Metal Origami Meets Direct Manufacturing
Matthew Loew posted on June 09, 2014 | | 5399 views
I have been fascinated by the technology from Industrial Origami Inc. (IOI) since I first met the Max Durney (Founder and CTO) several years ago. If you are not familiar with this process, please take a look at the examples page on their website. Very cool stuff.

It has always seemed to me that the Industrial Origami process is as much a "Direct Manufacturing" method as is 3D Printing. When most people think of Direct Manufacturing they are probably thinking of Additive Manufacturing and 3D Printing. These processes are dominated by requiring the following:
  • A virtual representation of the geometry (typically originating in a CAD model and into a specific data format)
  • A manufacturing machine that generates the component into a final (or near final) form
  • No component-specific tooling required
  • Minimal (if any) post processing required
Most Additive Manufacturing methods (SLS, FDM, etc.) can truly go from art (CAD) to part. Some of the methods require a minimal amount of post processing (i.e. time in a dilution tank to remove the structural support material or a thermal process to bring a metal part nearer to full density). Even with some post-processing steps one still has a part that required zero tooling to make. To me, the IOI process is essentially the same:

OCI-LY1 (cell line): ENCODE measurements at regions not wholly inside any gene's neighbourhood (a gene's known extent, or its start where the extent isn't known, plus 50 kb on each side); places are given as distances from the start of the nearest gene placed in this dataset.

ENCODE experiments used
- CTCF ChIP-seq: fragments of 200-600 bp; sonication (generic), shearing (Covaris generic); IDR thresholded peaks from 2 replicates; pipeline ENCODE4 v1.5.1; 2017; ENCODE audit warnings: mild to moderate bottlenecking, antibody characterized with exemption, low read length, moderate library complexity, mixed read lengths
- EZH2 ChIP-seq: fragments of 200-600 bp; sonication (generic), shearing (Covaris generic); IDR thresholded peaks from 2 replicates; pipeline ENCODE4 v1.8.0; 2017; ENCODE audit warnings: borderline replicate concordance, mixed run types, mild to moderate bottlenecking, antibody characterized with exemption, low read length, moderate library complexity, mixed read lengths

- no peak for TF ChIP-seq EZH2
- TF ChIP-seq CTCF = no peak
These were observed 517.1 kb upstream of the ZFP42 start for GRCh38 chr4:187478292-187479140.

• Develop the part in CAD as one would a sheet-metal part and generate the flat pattern
  • Generate the cut path (analogous to working with the *.stl files for 3D printing)
  • Cut the sheet-metal part (laser or water-jet cutter)
  • Fold part - manually (clearly a post-processing procedure)

What you have now is a metal structural component that to make any other way would require tooling, more operations (fasteners, welding, etc.), more time to make, or would be significantly more costly. So this manufacturing method has many of the same benefits that 3D Printing and other Additive Manufacturing methods but does not require a machine dedicated to this method and does not use single-purpose or proprietary materials.

While there are many production applications for this technology, I've been looking for opportunities to incorporate IOI components along with 3D Printed parts to rapidly develop prototypes and mock-ups during the product development process (getting back to Rapid Prototyping). For the large-scale NPD projects I have been involved in with significant emphasis on Mechatronics the ability to rapidly develop and demonstrate concepts physically (in full- or fractional-scale) is important. 

I am really interested to hear comments on the technology and applications, especially where this can support NPD efforts. Happy folding!